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Tracie Pang brings Tony-winning musical to local stage
TRACIE Pang is one of the most lauded theatre directors in Singapore. Over the years, she's proven herself to be particularly adept at directing dark or heart-wrenching stories such as Rabbit Hole, Next To Normal, Fat Pig and The Pillowman.
Earlier this year, she earned a long-overdue Best Director trophy for helming last year's powerful drama Falling, about a family struggling to raise an autistic child. It was her 10th nomination at the M1-The Straits Times Life Theatre Awards and, unfairly, her first win.
Next week, her theatre company Pangdemonium, which she leads with co-artistic director and husband Adrian Pang, is opening Fun Home - a musical so simultaneously charged with tragedy and comedy, it's hard to believe it exists at all.
Fun Home is based on a 2006 graphic memoir by Alison Bechdel and tells the coming-of-age story of a young woman who discovers the secrets of her eccentric father. When it was adapted into a musical by composer Jeanine Tesori and book writer and lyricist Lisa Kron in 2013, it created a sensation off-Broadway and went on to win five Tony awards in 2015, including Best Musical.
The cast of Pangdemonium's Fun Home is led by Adrian Pang as the enigmatic father Bruce and Nikki Muller as Alison, the daughter who witnesses his unravelling. The supporting actors include five children aged between 9 and 13, playing the roles of young Alison and her two brothers.
Ironically, despite having children in its cast, the musical has been slapped with R18 rating and can be watched only by audiences aged 18 and above, because it deals with "controversial topics" such as a "brokeback marriage" and lesbianism.
Tracie Pang says: "We're no longer surprised by the irony. We just feel that it's a real pity that younger teens don't get to see Fun Home because we know there are many teens to whom this story will mean a great deal.
"It's a family drama that follows one woman's road to self-acceptance, self-empowerment and freeing herself from the shackles of her family. And while this is a very particular story of a dysfunctional family undone by secrets and lies, we are sure many people will see their own family mirrored in the various characters."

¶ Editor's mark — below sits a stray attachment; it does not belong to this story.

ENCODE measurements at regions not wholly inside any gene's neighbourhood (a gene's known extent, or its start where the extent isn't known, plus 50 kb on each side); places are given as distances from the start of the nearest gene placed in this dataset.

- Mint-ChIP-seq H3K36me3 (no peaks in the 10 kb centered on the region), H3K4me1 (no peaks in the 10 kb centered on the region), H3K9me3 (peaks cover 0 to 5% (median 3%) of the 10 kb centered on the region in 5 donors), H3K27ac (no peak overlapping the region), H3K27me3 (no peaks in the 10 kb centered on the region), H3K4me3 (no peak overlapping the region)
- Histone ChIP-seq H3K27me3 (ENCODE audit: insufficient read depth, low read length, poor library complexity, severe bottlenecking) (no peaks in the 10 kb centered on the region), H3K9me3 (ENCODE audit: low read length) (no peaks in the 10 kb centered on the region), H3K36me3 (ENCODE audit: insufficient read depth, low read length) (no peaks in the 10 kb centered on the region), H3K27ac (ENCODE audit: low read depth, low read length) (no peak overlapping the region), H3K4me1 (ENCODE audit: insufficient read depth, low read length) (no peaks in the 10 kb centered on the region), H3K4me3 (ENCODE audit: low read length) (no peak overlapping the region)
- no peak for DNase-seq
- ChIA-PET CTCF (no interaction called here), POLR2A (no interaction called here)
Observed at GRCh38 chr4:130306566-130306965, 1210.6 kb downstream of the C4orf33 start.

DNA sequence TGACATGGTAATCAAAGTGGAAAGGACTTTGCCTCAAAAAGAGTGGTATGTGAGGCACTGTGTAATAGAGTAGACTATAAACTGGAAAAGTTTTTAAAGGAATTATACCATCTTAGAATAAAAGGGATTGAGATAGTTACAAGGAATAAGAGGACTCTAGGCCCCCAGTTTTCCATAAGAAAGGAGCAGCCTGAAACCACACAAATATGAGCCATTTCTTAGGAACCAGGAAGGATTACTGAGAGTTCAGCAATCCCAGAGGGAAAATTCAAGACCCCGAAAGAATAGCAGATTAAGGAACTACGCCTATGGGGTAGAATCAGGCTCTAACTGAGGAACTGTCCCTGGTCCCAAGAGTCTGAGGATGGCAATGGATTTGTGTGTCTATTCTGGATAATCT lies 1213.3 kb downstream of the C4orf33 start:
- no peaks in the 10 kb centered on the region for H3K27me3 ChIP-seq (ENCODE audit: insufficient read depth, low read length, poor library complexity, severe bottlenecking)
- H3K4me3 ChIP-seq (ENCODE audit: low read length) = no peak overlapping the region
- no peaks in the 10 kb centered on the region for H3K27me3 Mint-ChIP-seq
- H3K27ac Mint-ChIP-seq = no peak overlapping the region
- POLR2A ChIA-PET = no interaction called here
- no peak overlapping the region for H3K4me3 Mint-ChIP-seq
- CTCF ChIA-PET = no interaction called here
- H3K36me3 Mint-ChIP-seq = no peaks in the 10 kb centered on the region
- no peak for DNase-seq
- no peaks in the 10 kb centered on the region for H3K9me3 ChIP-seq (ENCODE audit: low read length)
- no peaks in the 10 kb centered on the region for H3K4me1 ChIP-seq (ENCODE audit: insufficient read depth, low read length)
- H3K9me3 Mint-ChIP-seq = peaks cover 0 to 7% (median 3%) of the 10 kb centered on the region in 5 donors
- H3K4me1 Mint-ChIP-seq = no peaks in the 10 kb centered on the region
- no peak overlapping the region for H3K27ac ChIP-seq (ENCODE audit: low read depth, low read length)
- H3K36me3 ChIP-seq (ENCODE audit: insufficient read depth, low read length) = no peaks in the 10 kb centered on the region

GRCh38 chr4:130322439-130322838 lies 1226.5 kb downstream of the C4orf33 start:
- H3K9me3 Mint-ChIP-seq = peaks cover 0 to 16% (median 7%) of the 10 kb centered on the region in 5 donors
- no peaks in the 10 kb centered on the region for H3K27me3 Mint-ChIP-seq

Anyone who has read the 2006 bestselling memoir will also be surprised by how well the story is transferred from page to stage, with music to boot. Tracie Pang describes the music as "intimate, poignant and powerful". "Even Bechdel herself was surprised that her dispassionate and cerebral graphic memoir had somehow been interpreted into such a heart-wrenching and joyful musical."
One of the key challenges of staging Fun Home is working with child actors who must bring to life a story filled with adult topics such as sex and deceit. But Tracie Pang says she has "always believed that it's important to be honest and unafraid in exploring a script, so that we can get truthful performances from the actors - no matter what their age".
Thus she has to make sure that not only the kids are comfortable with the story, but that their parents are also on board. "As parents ourselves, Adrian and I have always wanted to be the ones to explain things to our sons. So with this particular production, whenever there is a tricky question being asked by the young actors, we consult their parents and address the questions accordingly - but always truthfully."
Asked why, as a director, she's always drawn to dark, dramatic material instead of light-hearted comedies,
She replies: "I want to get something out of the theatre experience that is much more than just 'easy' entertainment. I want to be stimulated to think outside of my comfort zone, and to be provoked to feel a little uncomfortable, to question, to challenge, and to find a new perspective on life. I just think that I get that kind of experience in what some people might see as 'darker' material."
- Fun Home (R18) runs from Sept 29 to Oct 15 at the Drama Centre Theatre. Tickets priced from S$25 available at Sistic.